Howling winds and ghoulish skies should meet us today for Halloween. The best part is that Halloween is on Saturday this year. The kids won’t have to run home from school and scurry into their costumes (adults as well) since there is all day to get ready.

When I was a kid, I believe I counted up the days to Halloween much like kids do Christmas. I couldn’t wait to put on my much too big costume with the plastic face mask that never, ever let me see through. Sometimes the costumes were too big (you will grow and get another year out of it!) so it would drag on the ground catching leaves and twigs as I traveled between houses. I know we never headed out until dark when I was a kid. There was something so magical about traipsing around the neighborhood under the street lamps, yet knowing our dad was loitering back in the shadows. My mom’s birthday is on Halloween so it was our pleasure to dump our candy at her feet and let her pick whatever she wanted. The rest of the candy was arranged and rearranged in much the same way we played with our Valentine cards. Truthfully I must say, we ate a lot of candy on that night, and the rest was stashed in our dressers with big KEEP OUT signs for the younger siblings.

Halloween day is also the cross-quarter day between autumn and winter. Halloween is one of the few Celtic celebrations that we still celebrate. There were/are many customs associated with this ancient holiday. W.B. Yeats shared it in his poem “All Souls’ Night.” He wrote the poem in November of 1920 at Oxford. It would be a great poem to read around the punch bowl tonight!

This year as we turn back our clocks tonight, we turn the calendar over to November. I must confess that I think November is one of my favorite months. I love the last of the dried leaves on the walk ways, the scent of smoke from someone’s lingering campfire and soup on the stove. The constellation, Orion, begins to take the stage as a leading man now that November is returning. I love going outside on to the stoop in the early morning to revel in the crisp morning air. The summer triangle is gone. Now our conversations focus on wondering the date of the first snowfall.

November 1 brings the NaNoWrite event as some of us hunker down over our word processors, or paper and pencils, to write the great novel. I always sign up for it by pledging to write 1,700 words a day for 30 days. It is not too late to join me on this writing adventure. Send me a note and I will add you to our group. It doesn’t cost to enter and it is a great discipline for writing. The idea is to get 50,000 words by the end of November. I have fallen short every year except when I wrote a memoir of the farm for my sons. I typed that up and gave each of them a copy for their Christmas present. Now there is an early Christmas idea for you that takes only time, no money! What will I write this year? Sometimes I don’t know until the first day!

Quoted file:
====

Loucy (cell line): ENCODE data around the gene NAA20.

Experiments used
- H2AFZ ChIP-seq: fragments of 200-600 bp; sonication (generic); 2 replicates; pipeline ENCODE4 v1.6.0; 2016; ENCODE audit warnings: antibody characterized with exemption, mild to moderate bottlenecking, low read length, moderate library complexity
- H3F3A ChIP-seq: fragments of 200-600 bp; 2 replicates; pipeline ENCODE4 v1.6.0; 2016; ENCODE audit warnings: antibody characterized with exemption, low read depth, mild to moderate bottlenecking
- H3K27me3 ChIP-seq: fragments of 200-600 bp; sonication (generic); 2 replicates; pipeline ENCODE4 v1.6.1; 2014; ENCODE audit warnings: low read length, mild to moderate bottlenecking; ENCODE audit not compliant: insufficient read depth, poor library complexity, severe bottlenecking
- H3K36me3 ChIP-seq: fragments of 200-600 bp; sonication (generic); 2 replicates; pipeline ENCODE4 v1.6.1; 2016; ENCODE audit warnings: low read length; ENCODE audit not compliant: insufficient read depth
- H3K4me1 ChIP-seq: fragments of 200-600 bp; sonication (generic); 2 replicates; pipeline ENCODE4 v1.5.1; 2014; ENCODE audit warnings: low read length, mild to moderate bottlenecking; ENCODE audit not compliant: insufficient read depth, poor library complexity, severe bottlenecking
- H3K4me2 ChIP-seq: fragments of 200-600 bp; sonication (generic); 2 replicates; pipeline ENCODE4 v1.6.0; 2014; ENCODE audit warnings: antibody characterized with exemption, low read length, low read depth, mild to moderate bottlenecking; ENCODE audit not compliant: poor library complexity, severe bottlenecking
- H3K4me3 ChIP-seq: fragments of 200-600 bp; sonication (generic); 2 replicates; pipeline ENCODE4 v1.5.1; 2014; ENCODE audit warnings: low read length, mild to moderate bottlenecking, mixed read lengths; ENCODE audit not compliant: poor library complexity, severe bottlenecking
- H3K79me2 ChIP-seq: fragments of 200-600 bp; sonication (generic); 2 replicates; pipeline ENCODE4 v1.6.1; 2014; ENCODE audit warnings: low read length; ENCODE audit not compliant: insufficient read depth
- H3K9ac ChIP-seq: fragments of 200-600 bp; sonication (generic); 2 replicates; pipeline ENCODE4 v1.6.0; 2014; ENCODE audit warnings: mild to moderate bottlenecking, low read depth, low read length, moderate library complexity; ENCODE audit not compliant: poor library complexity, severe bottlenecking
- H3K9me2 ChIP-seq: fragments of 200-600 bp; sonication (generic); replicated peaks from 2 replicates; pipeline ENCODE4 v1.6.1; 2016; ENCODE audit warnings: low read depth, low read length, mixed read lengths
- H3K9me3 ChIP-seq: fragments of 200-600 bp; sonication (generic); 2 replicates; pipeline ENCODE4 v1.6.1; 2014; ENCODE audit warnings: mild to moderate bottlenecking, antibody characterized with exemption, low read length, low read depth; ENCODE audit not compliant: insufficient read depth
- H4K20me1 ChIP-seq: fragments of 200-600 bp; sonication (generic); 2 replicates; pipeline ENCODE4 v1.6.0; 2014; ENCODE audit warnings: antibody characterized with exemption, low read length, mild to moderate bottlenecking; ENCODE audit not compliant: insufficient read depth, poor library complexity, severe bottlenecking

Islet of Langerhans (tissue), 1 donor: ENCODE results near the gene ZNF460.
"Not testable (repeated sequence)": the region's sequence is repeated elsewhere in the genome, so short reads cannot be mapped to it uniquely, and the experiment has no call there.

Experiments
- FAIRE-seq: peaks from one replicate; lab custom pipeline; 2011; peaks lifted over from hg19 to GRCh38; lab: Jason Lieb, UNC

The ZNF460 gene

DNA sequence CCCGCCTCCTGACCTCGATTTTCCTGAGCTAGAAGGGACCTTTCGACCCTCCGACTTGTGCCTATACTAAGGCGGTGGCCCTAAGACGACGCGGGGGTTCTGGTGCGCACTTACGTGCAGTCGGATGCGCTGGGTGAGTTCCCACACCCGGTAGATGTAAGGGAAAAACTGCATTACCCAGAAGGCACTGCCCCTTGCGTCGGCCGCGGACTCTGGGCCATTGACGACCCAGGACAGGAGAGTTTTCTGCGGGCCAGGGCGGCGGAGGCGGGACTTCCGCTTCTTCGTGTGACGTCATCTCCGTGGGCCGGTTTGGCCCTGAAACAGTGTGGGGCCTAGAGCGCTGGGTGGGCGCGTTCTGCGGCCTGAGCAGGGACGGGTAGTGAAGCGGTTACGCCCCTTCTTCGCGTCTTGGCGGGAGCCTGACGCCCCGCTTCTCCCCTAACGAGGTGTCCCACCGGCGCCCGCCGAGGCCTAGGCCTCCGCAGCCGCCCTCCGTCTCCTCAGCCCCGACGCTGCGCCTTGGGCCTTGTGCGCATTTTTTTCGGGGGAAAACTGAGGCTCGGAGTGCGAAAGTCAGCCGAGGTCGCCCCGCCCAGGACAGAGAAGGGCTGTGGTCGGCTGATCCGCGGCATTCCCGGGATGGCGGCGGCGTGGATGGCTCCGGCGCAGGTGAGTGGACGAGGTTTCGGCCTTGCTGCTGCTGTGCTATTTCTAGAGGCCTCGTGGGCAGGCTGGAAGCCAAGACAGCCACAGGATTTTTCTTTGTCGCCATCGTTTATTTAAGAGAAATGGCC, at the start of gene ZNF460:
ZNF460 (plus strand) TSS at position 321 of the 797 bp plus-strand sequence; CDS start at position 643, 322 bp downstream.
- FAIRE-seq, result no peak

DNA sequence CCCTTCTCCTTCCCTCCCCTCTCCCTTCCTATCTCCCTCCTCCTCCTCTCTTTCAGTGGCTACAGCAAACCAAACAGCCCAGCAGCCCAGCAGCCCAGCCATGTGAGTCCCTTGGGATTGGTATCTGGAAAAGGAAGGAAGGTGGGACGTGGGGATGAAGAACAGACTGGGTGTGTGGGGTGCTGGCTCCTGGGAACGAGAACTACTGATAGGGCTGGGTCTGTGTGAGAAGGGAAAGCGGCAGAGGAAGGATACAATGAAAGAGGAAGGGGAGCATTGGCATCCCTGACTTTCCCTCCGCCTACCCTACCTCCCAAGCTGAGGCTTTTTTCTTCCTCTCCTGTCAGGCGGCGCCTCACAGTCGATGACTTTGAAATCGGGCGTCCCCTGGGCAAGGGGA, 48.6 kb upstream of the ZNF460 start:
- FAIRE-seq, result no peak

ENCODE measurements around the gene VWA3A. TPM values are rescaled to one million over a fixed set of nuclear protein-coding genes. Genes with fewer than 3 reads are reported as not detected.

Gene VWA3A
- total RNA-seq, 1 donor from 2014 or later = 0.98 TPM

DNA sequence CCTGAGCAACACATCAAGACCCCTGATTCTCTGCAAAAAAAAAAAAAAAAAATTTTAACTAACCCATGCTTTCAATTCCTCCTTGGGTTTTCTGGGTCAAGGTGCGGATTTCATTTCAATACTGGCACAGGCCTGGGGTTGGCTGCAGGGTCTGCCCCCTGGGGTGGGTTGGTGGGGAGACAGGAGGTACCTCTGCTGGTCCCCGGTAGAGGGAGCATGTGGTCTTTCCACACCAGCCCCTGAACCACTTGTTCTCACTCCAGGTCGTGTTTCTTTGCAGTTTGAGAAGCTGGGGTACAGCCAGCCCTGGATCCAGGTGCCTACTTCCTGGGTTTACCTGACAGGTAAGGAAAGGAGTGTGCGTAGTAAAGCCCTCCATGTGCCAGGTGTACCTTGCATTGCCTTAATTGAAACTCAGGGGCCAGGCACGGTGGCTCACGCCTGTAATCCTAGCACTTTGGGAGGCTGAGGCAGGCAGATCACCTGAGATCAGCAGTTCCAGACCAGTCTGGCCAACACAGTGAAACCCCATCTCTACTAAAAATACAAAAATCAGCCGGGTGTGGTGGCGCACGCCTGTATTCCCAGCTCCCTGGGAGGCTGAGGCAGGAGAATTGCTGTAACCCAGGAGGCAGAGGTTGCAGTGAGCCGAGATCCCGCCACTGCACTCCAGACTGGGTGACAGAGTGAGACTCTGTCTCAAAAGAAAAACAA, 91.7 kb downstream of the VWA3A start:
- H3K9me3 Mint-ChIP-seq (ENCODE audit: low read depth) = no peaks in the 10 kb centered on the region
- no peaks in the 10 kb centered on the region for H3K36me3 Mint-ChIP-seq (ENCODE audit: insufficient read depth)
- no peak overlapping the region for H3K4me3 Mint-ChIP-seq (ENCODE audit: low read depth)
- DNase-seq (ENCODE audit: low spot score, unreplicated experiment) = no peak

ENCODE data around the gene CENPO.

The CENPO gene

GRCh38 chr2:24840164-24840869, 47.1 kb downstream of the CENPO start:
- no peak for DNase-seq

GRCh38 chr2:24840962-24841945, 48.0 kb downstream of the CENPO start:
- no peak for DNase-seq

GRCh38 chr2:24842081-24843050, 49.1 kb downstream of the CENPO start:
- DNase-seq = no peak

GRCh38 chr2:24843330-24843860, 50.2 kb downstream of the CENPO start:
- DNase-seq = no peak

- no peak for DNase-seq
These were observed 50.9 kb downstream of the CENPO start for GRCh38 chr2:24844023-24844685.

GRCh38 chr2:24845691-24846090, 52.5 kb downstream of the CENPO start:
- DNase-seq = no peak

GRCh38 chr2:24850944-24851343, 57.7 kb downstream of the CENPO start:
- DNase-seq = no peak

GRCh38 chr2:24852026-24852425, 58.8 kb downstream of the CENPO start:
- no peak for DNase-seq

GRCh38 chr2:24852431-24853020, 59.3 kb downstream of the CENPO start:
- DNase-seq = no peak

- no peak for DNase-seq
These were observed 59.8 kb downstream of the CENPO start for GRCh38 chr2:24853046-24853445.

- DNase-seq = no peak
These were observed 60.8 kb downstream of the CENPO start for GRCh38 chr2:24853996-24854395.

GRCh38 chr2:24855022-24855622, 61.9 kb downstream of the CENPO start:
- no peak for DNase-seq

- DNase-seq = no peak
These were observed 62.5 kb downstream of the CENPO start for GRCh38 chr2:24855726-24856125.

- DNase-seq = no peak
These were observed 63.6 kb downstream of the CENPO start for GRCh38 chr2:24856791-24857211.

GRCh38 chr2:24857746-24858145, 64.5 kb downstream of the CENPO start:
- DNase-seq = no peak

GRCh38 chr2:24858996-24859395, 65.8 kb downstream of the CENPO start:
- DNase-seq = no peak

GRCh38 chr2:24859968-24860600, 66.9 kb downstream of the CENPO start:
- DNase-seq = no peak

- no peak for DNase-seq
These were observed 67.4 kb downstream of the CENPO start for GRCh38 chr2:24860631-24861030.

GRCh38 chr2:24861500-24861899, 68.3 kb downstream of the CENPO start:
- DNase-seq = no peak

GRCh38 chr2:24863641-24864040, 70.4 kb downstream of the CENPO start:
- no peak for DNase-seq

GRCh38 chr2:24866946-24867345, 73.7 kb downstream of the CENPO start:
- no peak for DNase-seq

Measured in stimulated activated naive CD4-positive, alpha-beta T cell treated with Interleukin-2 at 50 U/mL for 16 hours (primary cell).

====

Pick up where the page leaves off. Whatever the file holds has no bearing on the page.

So, tonight on Halloween I will dress up as usual and sit on my front porch of the purple house handing out spiders or candy, depending on what the children prefer. Sometimes they look me straight in the eye and say “spiders.” They also do get candy, but I am always surprised at their answers. Bring the kids on by, I bought candy for the whole neighborhood! If it is raining then bring an umbrella. Following the trick-or-tricking I have been invited to a potluck supper. “What should I bring?” I asked my hostess. She charmingly said, “If you tell a story at the campfire that could be your passing dish.” Well, now there is a thought … tell stories for food. I rather like that.

I also have to wish my mom a very happy birthday on this day. Happy birthday, Mom! I also want to wish my editor a very happy birthday. He always makes me look good for you. Happy birthday, Mike, thanks for all you do behind the scenes.

Enjoy this night of games and laughter; tomorrow we begin the descent into winter.

LOU ANN HOMAN-SAYLOR lives in Angola at the White Picket Gardens where you can find her gardening or writing late into the night under the light of her frayed scarlet lamp. She is a storyteller, teacher, writer, actress and a collector of front porch stories. She can be contacted at

Recommended for you

(0) comments

Welcome to the discussion.

Keep it Clean. Please avoid obscene, vulgar, lewd, racist or sexually-oriented language.
Don't Threaten. Threats of harming another person will not be tolerated.
Be Truthful. Don't knowingly lie about anyone or anything.
Be Nice. No racism, sexism or any sort of -ism that is degrading to another person.
Be Proactive. Use the 'Report' link on each comment to let us know of abusive posts.
Share with Us. We'd love to hear eyewitness accounts, the history behind an article.